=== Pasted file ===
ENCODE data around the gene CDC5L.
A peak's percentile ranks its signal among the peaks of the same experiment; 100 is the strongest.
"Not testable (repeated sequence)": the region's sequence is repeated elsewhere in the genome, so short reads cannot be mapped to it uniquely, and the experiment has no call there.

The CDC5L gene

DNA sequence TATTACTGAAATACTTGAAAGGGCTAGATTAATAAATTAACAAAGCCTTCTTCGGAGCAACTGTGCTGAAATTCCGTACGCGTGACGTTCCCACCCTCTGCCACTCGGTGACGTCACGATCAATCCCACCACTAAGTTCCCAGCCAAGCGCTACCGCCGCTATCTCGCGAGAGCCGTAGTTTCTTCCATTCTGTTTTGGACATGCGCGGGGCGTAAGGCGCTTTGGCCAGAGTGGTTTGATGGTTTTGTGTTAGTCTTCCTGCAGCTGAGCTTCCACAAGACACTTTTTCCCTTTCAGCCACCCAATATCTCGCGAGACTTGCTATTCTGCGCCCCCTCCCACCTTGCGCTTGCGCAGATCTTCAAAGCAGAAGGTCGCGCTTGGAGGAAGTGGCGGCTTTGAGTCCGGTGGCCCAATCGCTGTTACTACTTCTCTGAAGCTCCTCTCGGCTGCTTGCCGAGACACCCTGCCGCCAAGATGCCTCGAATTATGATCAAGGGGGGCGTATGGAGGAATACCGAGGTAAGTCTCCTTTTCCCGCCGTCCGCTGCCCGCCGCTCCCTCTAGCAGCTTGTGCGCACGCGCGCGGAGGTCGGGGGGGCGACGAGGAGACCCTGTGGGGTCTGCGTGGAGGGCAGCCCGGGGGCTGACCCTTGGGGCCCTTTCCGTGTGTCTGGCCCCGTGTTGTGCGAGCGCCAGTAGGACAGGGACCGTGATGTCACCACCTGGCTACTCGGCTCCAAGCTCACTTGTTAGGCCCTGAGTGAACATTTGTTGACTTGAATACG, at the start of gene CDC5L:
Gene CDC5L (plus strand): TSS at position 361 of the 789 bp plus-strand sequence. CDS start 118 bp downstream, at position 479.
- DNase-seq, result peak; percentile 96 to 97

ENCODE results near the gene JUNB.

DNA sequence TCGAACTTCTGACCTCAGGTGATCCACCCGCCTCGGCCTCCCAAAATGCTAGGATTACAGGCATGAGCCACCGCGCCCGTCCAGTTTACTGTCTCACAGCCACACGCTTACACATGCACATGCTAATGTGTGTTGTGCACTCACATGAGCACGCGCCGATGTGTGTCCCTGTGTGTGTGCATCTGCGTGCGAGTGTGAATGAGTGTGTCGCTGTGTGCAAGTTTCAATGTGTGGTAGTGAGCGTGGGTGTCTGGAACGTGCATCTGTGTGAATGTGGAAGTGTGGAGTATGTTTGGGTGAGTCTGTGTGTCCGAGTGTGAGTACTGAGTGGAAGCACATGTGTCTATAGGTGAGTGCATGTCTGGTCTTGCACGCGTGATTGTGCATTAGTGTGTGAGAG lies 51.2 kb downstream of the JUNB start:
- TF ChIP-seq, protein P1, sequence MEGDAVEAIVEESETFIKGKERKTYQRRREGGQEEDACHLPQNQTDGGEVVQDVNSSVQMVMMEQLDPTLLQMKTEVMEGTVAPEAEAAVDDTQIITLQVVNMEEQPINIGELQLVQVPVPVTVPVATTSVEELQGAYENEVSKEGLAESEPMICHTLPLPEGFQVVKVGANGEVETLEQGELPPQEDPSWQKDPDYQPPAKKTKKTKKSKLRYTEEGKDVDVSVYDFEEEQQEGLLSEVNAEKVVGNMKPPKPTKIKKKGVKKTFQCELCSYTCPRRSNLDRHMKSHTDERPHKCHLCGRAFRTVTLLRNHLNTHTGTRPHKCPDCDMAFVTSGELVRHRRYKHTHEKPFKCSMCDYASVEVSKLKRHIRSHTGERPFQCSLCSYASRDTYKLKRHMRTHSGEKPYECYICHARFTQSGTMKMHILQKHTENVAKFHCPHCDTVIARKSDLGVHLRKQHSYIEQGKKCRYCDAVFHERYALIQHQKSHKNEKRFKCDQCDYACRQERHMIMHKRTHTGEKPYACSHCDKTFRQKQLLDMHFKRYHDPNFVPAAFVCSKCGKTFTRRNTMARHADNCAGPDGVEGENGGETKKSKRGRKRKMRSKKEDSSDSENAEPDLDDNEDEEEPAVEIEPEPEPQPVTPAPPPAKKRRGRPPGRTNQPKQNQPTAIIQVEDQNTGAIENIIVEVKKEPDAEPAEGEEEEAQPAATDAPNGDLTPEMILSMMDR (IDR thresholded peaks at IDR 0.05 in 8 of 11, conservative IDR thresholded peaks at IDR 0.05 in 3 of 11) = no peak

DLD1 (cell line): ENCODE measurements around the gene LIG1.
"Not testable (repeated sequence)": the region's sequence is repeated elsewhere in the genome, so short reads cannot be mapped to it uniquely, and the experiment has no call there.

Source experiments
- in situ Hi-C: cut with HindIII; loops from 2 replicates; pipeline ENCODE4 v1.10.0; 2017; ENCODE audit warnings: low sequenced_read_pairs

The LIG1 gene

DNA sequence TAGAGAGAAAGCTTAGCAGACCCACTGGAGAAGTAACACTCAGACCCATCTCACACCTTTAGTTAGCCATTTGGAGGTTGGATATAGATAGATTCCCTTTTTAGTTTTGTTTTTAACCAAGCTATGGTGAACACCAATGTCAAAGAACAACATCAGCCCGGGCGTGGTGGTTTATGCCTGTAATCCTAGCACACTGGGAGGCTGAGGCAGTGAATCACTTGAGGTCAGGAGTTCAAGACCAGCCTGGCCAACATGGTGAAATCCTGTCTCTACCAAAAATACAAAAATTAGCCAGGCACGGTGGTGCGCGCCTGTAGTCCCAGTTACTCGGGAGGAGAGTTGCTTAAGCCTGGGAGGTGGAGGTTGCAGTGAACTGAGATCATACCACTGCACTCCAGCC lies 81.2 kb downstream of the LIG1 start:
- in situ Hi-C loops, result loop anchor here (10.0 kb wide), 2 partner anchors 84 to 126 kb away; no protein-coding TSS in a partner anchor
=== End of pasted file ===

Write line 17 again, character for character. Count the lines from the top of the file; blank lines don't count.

- in situ Hi-C loops, result loop anchor here (10.0 kb wide), 2 partner anchors 84 to 126 kb away; no protein-coding TSS in a partner anchor